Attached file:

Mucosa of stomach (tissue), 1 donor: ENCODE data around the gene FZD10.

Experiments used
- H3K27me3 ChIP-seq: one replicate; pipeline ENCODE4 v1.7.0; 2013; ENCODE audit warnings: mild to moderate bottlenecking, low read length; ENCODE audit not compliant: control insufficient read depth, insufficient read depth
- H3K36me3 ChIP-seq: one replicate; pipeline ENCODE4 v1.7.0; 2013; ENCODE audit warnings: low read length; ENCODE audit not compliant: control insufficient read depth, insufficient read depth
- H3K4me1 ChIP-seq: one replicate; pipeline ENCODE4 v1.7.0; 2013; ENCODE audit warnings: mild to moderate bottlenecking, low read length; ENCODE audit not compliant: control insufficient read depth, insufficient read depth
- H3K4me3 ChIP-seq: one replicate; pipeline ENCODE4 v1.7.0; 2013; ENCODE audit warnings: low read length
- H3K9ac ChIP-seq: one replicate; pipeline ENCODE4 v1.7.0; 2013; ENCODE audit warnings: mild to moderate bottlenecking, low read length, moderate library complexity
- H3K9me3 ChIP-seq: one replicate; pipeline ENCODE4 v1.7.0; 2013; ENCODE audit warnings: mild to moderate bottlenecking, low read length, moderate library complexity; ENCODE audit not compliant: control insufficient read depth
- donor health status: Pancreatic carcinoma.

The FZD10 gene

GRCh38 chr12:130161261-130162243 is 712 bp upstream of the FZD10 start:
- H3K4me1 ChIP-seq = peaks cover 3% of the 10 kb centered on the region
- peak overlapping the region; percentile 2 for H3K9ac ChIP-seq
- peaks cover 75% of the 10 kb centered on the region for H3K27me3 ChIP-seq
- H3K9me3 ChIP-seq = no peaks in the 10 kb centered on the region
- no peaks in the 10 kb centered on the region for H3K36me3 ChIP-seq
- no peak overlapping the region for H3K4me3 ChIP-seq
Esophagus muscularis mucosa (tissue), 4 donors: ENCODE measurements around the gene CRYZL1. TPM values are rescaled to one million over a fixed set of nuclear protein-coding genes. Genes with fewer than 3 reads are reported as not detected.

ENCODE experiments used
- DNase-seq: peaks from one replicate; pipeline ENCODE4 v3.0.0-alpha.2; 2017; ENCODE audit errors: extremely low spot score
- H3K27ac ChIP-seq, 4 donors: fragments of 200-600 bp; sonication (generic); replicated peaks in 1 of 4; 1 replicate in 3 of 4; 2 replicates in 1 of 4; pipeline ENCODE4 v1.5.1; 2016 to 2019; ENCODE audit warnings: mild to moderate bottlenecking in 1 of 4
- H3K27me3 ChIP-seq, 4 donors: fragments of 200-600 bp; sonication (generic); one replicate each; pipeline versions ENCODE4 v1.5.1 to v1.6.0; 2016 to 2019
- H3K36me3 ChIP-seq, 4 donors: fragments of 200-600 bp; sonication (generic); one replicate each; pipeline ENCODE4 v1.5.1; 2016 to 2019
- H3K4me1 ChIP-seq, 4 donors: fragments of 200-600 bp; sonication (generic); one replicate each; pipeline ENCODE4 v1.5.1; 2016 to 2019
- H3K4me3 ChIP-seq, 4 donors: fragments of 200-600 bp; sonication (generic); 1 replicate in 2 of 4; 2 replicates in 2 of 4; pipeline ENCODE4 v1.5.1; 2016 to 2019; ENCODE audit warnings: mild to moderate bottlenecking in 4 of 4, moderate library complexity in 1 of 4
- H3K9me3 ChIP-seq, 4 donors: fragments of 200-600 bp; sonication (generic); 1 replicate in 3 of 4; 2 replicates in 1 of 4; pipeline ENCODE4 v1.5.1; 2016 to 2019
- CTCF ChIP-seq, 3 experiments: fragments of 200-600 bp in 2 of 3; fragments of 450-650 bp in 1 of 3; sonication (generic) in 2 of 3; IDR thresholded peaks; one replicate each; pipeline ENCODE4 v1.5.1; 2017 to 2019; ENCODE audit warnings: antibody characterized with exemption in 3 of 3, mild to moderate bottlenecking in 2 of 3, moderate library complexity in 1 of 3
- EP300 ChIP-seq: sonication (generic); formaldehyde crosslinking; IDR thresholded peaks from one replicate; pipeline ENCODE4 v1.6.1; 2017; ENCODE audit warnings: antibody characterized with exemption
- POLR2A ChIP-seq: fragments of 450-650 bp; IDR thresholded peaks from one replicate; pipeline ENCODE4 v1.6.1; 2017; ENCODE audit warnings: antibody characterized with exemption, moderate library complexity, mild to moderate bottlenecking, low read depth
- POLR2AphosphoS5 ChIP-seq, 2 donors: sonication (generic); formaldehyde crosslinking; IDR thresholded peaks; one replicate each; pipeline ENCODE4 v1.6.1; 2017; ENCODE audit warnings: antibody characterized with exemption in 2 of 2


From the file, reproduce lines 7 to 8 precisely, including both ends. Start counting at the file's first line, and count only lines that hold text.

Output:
- H3K9ac ChIP-seq: one replicate; pipeline ENCODE4 v1.7.0; 2013; ENCODE audit warnings: mild to moderate bottlenecking, low read length, moderate library complexity
- H3K9me3 ChIP-seq: one replicate; pipeline ENCODE4 v1.7.0; 2013; ENCODE audit warnings: mild to moderate bottlenecking, low read length, moderate library complexity; ENCODE audit not compliant: control insufficient read depth